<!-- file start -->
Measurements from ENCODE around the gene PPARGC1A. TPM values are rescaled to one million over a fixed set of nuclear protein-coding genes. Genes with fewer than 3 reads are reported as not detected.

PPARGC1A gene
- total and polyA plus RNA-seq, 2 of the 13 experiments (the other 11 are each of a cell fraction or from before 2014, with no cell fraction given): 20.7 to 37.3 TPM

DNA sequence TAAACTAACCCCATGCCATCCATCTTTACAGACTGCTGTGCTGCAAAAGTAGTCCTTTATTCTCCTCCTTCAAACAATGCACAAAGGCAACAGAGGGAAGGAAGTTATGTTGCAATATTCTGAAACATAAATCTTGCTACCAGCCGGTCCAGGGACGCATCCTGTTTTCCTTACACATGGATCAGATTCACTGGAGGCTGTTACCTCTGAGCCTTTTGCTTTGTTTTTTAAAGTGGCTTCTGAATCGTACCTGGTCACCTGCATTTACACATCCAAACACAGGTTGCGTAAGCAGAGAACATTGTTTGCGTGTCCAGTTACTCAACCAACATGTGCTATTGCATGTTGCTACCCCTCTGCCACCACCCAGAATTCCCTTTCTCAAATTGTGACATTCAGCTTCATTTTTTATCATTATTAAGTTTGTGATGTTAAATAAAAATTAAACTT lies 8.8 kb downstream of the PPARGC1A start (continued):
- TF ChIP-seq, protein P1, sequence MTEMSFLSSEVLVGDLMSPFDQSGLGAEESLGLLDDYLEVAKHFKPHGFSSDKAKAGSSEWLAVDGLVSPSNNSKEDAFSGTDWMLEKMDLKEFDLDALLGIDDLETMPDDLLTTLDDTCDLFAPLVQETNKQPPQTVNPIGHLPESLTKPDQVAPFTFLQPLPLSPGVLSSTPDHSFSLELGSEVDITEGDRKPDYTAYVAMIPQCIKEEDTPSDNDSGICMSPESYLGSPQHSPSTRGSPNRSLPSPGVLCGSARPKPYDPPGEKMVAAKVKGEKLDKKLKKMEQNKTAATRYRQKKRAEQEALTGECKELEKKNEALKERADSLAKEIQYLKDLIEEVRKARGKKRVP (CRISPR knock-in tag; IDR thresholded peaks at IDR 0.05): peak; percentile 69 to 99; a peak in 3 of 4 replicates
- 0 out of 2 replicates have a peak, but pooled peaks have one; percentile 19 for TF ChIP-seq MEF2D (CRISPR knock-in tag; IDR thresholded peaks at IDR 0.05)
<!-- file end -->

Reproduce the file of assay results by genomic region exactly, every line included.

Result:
Measurements from ENCODE around the gene PPARGC1A. TPM values are rescaled to one million over a fixed set of nuclear protein-coding genes. Genes with fewer than 3 reads are reported as not detected.

PPARGC1A gene
- total and polyA plus RNA-seq, 2 of the 13 experiments (the other 11 are each of a cell fraction or from before 2014, with no cell fraction given): 20.7 to 37.3 TPM

DNA sequence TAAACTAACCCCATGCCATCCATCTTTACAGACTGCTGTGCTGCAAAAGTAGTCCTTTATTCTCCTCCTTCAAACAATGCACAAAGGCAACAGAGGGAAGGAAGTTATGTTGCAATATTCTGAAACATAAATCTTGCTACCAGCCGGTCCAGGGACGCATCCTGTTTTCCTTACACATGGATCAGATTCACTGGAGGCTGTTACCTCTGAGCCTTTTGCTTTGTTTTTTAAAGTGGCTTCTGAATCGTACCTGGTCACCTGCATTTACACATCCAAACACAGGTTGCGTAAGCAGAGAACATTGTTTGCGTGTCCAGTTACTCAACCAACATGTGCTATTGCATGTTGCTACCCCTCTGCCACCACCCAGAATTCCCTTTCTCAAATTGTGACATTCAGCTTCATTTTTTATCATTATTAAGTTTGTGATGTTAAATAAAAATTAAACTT lies 8.8 kb downstream of the PPARGC1A start (continued):
- TF ChIP-seq, protein P1, sequence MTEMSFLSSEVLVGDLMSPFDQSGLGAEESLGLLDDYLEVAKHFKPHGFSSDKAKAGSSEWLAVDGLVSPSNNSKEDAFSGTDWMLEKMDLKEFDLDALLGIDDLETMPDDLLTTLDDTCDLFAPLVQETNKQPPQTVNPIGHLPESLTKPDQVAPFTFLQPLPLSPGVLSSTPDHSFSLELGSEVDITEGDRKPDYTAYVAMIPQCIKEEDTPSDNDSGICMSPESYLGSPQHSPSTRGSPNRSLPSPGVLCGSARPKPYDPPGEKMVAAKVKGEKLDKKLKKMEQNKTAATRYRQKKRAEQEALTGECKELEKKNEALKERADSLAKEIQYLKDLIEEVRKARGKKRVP (CRISPR knock-in tag; IDR thresholded peaks at IDR 0.05): peak; percentile 69 to 99; a peak in 3 of 4 replicates
- 0 out of 2 replicates have a peak, but pooled peaks have one; percentile 19 for TF ChIP-seq MEF2D (CRISPR knock-in tag; IDR thresholded peaks at IDR 0.05)